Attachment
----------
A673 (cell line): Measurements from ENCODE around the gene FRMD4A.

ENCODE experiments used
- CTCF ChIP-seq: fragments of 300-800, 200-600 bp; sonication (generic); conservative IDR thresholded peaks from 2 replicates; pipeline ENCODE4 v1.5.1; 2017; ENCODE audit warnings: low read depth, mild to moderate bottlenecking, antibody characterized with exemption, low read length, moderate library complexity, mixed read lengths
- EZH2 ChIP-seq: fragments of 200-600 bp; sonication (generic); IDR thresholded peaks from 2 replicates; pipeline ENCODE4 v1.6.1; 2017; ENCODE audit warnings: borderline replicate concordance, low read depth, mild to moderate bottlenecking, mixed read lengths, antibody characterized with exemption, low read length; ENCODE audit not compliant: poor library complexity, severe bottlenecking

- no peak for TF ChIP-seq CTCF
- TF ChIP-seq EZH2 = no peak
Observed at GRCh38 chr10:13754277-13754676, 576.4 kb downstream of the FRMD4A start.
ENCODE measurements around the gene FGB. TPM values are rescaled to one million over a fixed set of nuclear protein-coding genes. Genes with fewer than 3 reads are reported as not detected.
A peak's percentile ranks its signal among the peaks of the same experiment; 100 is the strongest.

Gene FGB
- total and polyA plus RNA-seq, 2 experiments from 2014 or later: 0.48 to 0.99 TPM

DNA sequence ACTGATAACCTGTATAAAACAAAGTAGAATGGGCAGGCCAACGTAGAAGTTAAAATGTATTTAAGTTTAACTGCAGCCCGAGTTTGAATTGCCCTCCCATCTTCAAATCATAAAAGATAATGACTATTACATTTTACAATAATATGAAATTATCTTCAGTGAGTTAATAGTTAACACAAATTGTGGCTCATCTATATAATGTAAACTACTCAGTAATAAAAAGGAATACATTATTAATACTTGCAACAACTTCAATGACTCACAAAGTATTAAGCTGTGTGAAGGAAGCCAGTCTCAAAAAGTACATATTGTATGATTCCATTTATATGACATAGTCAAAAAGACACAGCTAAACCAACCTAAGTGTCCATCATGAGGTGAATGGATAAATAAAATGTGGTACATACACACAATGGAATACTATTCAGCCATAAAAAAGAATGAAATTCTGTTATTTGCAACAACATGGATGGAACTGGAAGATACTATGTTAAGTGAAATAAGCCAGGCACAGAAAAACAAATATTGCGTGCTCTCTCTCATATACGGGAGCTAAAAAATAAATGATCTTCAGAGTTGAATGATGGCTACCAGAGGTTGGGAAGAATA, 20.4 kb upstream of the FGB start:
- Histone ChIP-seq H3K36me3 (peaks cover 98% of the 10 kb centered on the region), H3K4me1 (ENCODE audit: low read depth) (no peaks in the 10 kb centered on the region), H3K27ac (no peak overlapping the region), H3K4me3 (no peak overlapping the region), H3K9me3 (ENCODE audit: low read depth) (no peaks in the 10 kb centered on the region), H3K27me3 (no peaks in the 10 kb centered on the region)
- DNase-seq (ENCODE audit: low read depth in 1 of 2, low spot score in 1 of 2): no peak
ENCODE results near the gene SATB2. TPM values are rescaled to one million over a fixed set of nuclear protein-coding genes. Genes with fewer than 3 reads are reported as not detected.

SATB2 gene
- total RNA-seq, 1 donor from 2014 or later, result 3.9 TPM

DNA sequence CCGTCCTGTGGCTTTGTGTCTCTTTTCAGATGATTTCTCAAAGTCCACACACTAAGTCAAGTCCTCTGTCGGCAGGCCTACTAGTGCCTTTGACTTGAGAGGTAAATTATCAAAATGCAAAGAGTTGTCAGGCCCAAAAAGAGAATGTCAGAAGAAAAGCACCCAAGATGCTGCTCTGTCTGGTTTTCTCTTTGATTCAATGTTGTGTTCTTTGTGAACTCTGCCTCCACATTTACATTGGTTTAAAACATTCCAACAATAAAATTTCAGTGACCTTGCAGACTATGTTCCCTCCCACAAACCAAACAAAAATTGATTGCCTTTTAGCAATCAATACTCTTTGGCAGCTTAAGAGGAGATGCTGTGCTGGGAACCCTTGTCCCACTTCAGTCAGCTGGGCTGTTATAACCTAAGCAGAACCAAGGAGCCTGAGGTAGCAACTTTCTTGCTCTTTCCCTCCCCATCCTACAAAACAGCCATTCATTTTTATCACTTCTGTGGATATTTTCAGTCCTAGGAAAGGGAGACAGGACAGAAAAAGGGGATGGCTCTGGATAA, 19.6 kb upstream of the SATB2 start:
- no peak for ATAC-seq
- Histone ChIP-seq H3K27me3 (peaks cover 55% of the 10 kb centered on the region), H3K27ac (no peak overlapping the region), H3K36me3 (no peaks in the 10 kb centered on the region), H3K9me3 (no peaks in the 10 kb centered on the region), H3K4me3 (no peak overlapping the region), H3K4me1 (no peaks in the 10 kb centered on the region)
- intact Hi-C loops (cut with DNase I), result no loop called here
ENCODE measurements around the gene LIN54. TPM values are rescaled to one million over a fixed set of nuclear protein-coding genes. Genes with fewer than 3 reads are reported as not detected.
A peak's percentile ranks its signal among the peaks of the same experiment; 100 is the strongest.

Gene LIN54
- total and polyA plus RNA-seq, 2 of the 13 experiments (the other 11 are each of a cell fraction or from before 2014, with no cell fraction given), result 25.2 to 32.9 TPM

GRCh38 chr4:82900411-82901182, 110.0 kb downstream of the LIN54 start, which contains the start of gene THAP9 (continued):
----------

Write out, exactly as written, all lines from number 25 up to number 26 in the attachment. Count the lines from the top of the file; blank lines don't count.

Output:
- total and polyA plus RNA-seq, 2 of the 13 experiments (the other 11 are each of a cell fraction or from before 2014, with no cell fraction given), result 25.2 to 32.9 TPM

GRCh38 chr4:82900411-82901182, 110.0 kb downstream of the LIN54 start, which contains the start of gene THAP9 (continued):